Economist Jennifer Kohn uses a Federalist essay as the foundation for a new approach to teaching management.

What can business students learn from the writings of one of America’s founding fathers? A lot, says Assistant Professor of Economics Jennifer Kohn, who assigns James Madison’s Federalist #10 in her Introduction to Business Studies Course. In a recently published paper in the Journal of Management Education, she argues that the value of Madison’s essay as a learning tool is not only in its message, but also in its complexity.

Federalist #10 is a very hard read and one benefit of assigning it is its ability to strengthen students’ core critical reading skills,” says Kohn, who studied political science as an undergraduate before earning a MBA from NYU-Stern and PhD from Rutgers. “It’s dense, which takes students outside their comfort zone in a very formative way.”

Kohn also believes Federalist #10 offers practical advice for managers on how to achieve their goals when faced with resistance from factions with competing interests. In this sense, she says, its message is about diplomacy and consensus-building. As one of our nation’s earliest founding documents, she also argues that its connections to our government help students to better understand the importance of engaged and active citizenry.

In Kohn’s introductory business course, Federalist #10 comes up throughout the semester in the form of brainstorming exercises, teamwork projects and analyses of case studies. But she also assigns readings by others whose views are contrary to Madison’s.

“One of my favorite things about Federalist #10 is that it gets students to confront their own assumptions about the nature of human behavior,” she says. “It’s important to balance and contextualize that by reading and discussing philosophers whose views differ.”

After many years of success in politics and the health care industry, Kohn was recruited to join the Drew faculty in 2009 to build and direct the business studies program. Since then, she has developed an approach to teaching management that gives alumni a noticeable edge in the marketplace.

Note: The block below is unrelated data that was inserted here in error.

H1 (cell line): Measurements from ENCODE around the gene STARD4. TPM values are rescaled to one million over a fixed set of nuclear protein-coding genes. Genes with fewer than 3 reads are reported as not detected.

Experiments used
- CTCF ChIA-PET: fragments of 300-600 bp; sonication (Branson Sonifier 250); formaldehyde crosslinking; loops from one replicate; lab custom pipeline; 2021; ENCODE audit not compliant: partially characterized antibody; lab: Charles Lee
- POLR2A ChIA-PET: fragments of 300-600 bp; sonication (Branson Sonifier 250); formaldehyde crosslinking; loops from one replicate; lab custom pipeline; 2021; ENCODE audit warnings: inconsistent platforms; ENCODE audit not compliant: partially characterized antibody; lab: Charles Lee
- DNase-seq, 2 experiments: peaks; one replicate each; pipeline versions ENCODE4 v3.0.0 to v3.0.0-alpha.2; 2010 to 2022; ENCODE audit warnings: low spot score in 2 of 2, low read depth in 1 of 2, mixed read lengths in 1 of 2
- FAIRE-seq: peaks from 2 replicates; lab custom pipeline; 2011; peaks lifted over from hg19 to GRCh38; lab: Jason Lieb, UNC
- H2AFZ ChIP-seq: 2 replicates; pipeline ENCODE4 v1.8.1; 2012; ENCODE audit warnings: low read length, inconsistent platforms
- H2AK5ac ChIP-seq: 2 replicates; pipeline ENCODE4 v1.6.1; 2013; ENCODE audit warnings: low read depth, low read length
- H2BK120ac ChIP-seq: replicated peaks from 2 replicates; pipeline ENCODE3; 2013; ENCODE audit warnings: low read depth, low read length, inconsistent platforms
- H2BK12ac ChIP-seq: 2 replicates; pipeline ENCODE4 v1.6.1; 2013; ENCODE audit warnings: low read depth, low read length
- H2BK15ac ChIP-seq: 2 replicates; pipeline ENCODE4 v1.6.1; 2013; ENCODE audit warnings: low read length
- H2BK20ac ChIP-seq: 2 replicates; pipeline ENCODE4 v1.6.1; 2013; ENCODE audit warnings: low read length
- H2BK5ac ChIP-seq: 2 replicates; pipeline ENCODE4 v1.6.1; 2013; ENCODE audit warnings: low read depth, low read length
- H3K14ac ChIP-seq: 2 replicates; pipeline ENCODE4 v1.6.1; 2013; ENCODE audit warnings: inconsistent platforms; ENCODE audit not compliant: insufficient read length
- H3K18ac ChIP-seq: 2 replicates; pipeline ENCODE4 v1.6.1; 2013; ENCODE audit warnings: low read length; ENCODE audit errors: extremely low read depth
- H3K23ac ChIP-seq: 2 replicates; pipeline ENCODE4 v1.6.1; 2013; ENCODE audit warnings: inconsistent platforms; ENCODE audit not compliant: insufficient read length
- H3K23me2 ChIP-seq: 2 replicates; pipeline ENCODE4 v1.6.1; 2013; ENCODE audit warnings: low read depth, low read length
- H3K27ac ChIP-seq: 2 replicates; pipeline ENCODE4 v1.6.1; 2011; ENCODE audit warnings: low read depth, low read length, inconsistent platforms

“One former student is now living in New York and running her own business, while another is preparing to start a doctoral program in marketing,” she says. “These are just two examples of the larger trend that shows our business studies graduates in great jobs and top graduate schools.”

The success of former students isn’t surprising to Kohn, whose sense is that Drew’s focus on innovative problem solving sets its graduates apart from the pack. Whereas mainstream business schools teach the nuts and bolts of existing management techniques, Drew’s program equips students to think creatively to develop their own—which makes it unlike any other in the country.

“At Drew, we’re just as much about the ‘why’ as we are about the ‘how’,” she says. “We teach our students to develop new ways of doing things. The people who have the best shot of changing the way we do business are coming out of programs like ours.”—Michael Bressman

In Her Own Words

Want to know more about how Professor Kohn uses an old document to teach new lessons? She recently spoke about that in a podcast interview on her publication in the Journal of Management Education.